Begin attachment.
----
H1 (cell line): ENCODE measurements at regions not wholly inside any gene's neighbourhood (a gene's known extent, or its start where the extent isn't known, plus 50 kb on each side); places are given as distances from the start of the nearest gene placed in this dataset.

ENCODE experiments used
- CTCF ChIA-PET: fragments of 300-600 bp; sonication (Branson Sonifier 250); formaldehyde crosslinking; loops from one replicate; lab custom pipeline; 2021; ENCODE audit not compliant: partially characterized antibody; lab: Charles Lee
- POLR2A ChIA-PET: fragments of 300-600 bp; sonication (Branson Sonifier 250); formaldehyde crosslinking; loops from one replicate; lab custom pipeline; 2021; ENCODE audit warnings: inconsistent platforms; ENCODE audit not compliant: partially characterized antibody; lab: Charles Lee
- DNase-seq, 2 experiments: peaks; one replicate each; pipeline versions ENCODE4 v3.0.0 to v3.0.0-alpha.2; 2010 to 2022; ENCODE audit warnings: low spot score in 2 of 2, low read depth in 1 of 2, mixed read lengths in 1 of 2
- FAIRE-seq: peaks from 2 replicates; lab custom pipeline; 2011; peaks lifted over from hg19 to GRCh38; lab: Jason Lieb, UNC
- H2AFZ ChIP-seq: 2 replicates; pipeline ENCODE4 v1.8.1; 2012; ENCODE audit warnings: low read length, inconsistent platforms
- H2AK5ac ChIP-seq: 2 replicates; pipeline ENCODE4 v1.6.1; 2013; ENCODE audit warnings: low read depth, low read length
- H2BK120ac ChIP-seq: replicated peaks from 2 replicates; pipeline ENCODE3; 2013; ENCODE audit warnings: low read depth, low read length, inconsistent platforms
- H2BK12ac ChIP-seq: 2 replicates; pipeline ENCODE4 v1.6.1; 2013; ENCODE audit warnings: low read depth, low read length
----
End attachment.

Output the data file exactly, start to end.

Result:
H1 (cell line): ENCODE measurements at regions not wholly inside any gene's neighbourhood (a gene's known extent, or its start where the extent isn't known, plus 50 kb on each side); places are given as distances from the start of the nearest gene placed in this dataset.

ENCODE experiments used
- CTCF ChIA-PET: fragments of 300-600 bp; sonication (Branson Sonifier 250); formaldehyde crosslinking; loops from one replicate; lab custom pipeline; 2021; ENCODE audit not compliant: partially characterized antibody; lab: Charles Lee
- POLR2A ChIA-PET: fragments of 300-600 bp; sonication (Branson Sonifier 250); formaldehyde crosslinking; loops from one replicate; lab custom pipeline; 2021; ENCODE audit warnings: inconsistent platforms; ENCODE audit not compliant: partially characterized antibody; lab: Charles Lee
- DNase-seq, 2 experiments: peaks; one replicate each; pipeline versions ENCODE4 v3.0.0 to v3.0.0-alpha.2; 2010 to 2022; ENCODE audit warnings: low spot score in 2 of 2, low read depth in 1 of 2, mixed read lengths in 1 of 2
- FAIRE-seq: peaks from 2 replicates; lab custom pipeline; 2011; peaks lifted over from hg19 to GRCh38; lab: Jason Lieb, UNC
- H2AFZ ChIP-seq: 2 replicates; pipeline ENCODE4 v1.8.1; 2012; ENCODE audit warnings: low read length, inconsistent platforms
- H2AK5ac ChIP-seq: 2 replicates; pipeline ENCODE4 v1.6.1; 2013; ENCODE audit warnings: low read depth, low read length
- H2BK120ac ChIP-seq: replicated peaks from 2 replicates; pipeline ENCODE3; 2013; ENCODE audit warnings: low read depth, low read length, inconsistent platforms
- H2BK12ac ChIP-seq: 2 replicates; pipeline ENCODE4 v1.6.1; 2013; ENCODE audit warnings: low read depth, low read length